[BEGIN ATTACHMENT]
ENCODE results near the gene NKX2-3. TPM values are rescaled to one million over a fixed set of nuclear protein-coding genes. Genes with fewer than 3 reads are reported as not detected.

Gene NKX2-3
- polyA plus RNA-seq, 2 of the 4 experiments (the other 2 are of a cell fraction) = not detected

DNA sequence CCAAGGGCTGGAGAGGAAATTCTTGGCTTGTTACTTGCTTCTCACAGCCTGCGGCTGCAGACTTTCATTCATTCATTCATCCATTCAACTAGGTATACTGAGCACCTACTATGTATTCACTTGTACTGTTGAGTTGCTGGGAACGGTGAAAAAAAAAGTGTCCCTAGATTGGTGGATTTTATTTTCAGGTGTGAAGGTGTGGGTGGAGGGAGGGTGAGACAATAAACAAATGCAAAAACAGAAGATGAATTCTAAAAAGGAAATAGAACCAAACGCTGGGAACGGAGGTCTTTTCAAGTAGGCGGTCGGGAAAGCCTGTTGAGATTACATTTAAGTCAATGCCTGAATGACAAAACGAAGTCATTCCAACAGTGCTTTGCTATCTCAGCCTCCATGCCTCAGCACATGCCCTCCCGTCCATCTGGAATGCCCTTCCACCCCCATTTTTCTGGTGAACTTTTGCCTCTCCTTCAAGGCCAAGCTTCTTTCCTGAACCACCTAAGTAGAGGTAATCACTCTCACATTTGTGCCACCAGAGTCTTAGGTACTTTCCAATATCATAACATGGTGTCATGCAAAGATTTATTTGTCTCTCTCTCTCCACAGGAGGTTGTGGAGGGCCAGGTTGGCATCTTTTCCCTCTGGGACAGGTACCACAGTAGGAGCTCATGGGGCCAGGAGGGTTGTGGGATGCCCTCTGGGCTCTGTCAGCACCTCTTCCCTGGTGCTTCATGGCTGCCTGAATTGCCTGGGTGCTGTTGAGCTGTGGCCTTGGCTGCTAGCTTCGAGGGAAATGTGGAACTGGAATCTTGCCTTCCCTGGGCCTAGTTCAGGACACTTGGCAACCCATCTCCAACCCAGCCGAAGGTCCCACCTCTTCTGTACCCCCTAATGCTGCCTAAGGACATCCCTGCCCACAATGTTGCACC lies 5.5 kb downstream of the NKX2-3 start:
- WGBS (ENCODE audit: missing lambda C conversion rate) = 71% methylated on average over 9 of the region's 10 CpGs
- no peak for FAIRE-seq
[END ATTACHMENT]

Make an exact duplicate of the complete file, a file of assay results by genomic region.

ENCODE results near the gene NKX2-3. TPM values are rescaled to one million over a fixed set of nuclear protein-coding genes. Genes with fewer than 3 reads are reported as not detected.

Gene NKX2-3
- polyA plus RNA-seq, 2 of the 4 experiments (the other 2 are of a cell fraction) = not detected

DNA sequence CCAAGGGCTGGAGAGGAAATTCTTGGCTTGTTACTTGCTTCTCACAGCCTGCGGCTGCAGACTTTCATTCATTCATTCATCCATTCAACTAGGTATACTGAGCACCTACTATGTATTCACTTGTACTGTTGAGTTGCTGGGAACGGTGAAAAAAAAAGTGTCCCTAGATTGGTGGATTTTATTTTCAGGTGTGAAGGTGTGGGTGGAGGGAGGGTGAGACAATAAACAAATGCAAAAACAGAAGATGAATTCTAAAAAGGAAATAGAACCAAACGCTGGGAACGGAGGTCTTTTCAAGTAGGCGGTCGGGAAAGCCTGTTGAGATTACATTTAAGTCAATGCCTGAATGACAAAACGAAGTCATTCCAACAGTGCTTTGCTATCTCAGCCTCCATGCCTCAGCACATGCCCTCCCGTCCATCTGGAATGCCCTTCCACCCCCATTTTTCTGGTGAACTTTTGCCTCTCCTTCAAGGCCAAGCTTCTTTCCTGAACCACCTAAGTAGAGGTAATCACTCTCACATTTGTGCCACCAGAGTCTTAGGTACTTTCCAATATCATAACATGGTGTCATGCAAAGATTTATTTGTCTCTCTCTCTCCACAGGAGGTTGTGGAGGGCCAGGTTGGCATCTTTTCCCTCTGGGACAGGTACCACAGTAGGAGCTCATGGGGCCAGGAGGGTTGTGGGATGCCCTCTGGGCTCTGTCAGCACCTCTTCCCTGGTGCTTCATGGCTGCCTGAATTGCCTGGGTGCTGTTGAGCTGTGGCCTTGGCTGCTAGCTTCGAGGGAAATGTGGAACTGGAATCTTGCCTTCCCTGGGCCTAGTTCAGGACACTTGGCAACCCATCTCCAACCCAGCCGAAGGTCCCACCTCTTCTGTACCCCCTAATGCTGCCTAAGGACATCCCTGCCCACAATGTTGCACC lies 5.5 kb downstream of the NKX2-3 start:
- WGBS (ENCODE audit: missing lambda C conversion rate) = 71% methylated on average over 9 of the region's 10 CpGs
- no peak for FAIRE-seq